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  • Writer's pictureMax Melby

Harold: Finding 2e Students in Media

I recently got started listening to an audiobook that absolutely screamed 2e students to me and I feel like I have to share it because I know that some people in our community will connect with it- whether it's just a bit of catharsis or a seed that grows into something else.

The audiobook is Harold, written and narrated by the comedian Steven Wright. If you aren't familiar with Steven Wright, you should know that he's an incredibly unique and influential comedian. Wright has a wonderfully strange way of looking at the world and he shares that perspective with deadpan delivery and surprising one-liners (e.g. "All those who believe in psychokinesis, raise my hand"). I was so excited to get my hands (ears) on this book- it was released in mid-May, so it's still a pretty fresh title.

Wright describes the book as, "the meandering, surreal, often hilarious, and always thought-provoking stream-of-consciousness ruminations of the title character during a single day in class." The book isn't necessarily autobiographical, but you can tell that Wright is writing from experience. About 20 minutes into the audiobook, I had marked three timestamps because I felt like Harold was any number of students I've had at Arete over the last nine years. I have shared a brief excerpt from the book below, but a couple of notes are necessary first!

  • I have not read or listened to the whole audiobook yet- I can't co-sign or recommend the whole book or its views! That said, Wright has a voice like no one else and the audiobook is a good choice.

  • I don't have the rights to reproduce this work. I'm hoping that sharing this text with you falls within the Fair Use Doctrine. If it doesn't, I'll take down the blog post.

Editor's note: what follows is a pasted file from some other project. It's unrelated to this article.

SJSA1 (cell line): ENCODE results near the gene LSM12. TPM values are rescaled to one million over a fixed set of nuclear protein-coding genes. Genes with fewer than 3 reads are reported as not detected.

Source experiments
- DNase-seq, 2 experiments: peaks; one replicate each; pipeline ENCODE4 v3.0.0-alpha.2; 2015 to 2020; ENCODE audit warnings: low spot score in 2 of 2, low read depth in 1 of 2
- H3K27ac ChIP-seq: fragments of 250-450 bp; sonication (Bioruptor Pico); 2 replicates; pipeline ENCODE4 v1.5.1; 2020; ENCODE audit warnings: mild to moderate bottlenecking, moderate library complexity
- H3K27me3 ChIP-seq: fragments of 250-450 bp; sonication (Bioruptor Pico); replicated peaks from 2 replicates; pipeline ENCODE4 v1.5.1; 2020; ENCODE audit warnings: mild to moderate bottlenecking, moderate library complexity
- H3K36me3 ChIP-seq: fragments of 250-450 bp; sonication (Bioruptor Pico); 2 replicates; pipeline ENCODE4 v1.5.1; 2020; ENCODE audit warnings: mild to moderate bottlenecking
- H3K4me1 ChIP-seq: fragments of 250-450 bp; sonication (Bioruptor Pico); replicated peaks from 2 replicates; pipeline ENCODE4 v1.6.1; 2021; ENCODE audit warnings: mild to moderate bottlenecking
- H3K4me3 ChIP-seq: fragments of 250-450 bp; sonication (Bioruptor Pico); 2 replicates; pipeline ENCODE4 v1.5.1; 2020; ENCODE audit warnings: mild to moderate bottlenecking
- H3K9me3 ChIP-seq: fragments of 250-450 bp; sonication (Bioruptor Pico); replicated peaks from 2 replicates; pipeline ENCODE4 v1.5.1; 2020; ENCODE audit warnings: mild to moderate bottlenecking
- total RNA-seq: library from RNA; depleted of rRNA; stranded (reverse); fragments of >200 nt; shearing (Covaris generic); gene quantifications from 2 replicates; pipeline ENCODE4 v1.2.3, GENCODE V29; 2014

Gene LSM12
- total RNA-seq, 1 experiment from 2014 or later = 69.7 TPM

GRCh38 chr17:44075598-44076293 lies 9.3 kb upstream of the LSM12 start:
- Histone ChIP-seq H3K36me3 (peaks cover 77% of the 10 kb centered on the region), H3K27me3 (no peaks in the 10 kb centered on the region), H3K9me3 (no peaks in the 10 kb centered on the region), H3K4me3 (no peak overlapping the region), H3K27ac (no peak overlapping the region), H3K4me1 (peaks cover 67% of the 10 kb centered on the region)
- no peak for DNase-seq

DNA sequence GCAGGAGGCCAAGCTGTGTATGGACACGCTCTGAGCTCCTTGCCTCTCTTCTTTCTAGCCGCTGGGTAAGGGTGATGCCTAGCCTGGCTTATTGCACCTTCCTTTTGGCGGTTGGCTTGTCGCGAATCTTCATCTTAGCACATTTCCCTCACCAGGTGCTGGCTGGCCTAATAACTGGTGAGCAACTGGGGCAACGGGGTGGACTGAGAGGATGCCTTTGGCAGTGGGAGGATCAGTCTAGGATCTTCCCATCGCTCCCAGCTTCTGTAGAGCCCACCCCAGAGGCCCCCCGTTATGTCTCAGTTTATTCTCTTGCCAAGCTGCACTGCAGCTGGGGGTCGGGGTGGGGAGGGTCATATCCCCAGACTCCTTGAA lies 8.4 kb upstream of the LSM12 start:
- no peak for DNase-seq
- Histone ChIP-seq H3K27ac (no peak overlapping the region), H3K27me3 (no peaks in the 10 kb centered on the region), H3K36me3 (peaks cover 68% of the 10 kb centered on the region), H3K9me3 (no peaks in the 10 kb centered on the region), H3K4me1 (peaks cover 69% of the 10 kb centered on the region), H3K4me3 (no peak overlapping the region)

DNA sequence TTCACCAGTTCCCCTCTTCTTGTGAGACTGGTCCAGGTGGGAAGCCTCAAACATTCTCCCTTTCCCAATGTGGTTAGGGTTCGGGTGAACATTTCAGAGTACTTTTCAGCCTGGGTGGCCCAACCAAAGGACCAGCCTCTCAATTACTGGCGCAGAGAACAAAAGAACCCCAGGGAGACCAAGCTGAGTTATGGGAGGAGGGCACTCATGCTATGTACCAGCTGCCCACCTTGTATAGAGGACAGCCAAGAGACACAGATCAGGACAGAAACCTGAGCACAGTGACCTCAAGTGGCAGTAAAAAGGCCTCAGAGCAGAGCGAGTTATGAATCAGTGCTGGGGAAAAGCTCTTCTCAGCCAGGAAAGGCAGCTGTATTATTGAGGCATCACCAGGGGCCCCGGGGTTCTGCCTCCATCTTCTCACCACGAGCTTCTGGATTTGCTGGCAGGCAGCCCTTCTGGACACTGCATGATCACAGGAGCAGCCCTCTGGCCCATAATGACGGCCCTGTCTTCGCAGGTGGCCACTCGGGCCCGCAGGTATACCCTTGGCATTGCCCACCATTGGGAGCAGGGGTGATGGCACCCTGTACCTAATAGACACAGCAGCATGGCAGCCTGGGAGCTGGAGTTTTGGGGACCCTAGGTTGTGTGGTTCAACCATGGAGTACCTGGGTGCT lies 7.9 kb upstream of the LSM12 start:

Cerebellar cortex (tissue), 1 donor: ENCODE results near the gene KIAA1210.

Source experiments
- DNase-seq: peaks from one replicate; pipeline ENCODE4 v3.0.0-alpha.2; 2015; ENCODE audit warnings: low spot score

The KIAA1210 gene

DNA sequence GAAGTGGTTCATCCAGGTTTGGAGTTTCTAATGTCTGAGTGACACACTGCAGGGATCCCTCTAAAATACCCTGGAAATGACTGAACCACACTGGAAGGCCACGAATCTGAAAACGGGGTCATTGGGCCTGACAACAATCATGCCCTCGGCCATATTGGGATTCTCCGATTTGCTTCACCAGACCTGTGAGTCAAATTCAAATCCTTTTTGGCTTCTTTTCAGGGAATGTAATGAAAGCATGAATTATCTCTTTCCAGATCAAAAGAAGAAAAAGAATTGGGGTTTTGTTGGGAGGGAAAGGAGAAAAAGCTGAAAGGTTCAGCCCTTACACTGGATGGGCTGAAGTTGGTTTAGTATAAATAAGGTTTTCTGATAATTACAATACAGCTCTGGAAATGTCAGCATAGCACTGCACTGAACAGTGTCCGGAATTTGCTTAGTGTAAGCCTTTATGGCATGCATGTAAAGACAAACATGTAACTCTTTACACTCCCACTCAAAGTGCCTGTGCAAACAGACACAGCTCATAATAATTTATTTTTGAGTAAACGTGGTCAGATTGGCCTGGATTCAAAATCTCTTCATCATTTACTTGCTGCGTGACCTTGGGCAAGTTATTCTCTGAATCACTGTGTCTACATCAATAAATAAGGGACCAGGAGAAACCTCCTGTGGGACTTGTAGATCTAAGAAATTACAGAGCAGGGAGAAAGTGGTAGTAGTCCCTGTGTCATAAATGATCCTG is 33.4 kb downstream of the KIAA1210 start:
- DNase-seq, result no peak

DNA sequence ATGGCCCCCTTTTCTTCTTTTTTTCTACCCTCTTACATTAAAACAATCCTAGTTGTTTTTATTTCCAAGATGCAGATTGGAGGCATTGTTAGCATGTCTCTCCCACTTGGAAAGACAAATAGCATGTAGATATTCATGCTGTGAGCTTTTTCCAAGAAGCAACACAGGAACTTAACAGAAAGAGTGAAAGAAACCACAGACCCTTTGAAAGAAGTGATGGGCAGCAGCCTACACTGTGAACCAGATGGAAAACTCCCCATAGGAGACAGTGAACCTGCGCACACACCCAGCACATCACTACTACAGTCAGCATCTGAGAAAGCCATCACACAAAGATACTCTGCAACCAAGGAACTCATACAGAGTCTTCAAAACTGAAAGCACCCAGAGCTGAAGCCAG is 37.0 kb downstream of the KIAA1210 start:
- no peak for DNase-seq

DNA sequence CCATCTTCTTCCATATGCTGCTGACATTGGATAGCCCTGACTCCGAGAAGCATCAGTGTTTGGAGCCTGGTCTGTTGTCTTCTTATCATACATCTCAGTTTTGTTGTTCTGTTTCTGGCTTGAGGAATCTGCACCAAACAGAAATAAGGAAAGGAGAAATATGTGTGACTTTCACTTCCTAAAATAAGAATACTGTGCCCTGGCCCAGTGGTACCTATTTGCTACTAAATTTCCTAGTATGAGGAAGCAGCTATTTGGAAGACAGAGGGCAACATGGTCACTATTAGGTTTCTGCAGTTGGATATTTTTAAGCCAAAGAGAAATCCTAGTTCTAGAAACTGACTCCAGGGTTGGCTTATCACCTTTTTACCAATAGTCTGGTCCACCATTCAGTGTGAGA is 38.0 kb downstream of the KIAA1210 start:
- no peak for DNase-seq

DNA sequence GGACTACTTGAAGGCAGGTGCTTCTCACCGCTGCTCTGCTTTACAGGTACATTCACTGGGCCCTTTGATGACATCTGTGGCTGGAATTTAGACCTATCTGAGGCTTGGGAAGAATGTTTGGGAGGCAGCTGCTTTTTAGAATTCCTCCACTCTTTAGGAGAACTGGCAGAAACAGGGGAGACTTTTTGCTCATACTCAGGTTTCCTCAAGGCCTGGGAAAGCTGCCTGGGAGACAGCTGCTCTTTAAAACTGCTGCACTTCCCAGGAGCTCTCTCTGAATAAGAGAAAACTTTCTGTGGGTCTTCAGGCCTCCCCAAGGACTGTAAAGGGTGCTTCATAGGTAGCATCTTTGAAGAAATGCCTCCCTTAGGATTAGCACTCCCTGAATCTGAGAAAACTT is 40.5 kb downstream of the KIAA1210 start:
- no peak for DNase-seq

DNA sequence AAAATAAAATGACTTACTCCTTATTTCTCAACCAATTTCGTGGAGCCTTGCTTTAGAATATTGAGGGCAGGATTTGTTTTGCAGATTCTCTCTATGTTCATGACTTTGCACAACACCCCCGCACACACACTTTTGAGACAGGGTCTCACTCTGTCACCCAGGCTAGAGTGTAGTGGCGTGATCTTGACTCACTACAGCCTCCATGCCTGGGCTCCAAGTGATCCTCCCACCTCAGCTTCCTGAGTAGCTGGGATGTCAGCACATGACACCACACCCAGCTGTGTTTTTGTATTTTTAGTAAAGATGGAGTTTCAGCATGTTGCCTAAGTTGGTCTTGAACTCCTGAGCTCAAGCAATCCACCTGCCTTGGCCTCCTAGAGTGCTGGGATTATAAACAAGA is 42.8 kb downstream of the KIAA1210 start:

• As far as I know, Steven Wright does not claim to be gifted, neurodivergent, or anything of the sort- but Harold's self-awareness below feels familiar. This may not be universal across all 2e educators or parents, but I know that I have spent a great deal of time using analogical thinking and metaphors to foster metacognitive skills in 2e students. I tend to start by getting a sense of where a student's skills and understanding are at and then finding a common language to use together. In the text below, Wright gives us a very clear starting point for how Harold conceptualizes how his brain works.

  • All you need to know for the text below is that Harold is a 3rd-grade student whose mind wanders throughout a class period.

From Harold by Steven Wright:

[Harold] felt the way his mind worked was that there were thousands and thousands and thousands of tiny birds in his head and each bird represented a single thought.

There was also a little very very small rectangle in the middle of his brain. Like an empty window frame or an empty picture frame. The birds were much smaller than the frame. They were flying all around randomly in his mind which was like an indoor sky.

When one of these birds flew through the rectangle whatever thought that bird represented that's what Harold would think about. That's why it seemed like he would jump from subject to subject. It was because of the birds and the rectangle.

For instance, a bird that represented lifeboats once flew through the rectangle. So Harold was now thinking about lifeboats which led to this:

There were 25 kids in the class -what if they were on a ship that was sinking? He figured that a lifeboat could only take 20 people so which 5 kids wouldn't get on? Slowly he looked around the room trying to imagine who would be the lucky ones. This reminded him of the tragedy of the Titanic. Not nearly enough lifeboats.

And then the fact that the sinking of the ship, April 15, 1912, knocked the opening of Fenway Park that same week out of the headlines. Which caused him to wonder how Carl Yastrzemski would do next season.

That bird started a tangent festival in Harold's head. A tangent festival. Who would ever have known that the subject of lifeboats would lead to the left fielder for the Boston Red Sox.

Harold by Steven Wright

Publisher: Simon & Schuster (May 16, 2023)

Length: 256 pages

ISBN13: 9781668022696

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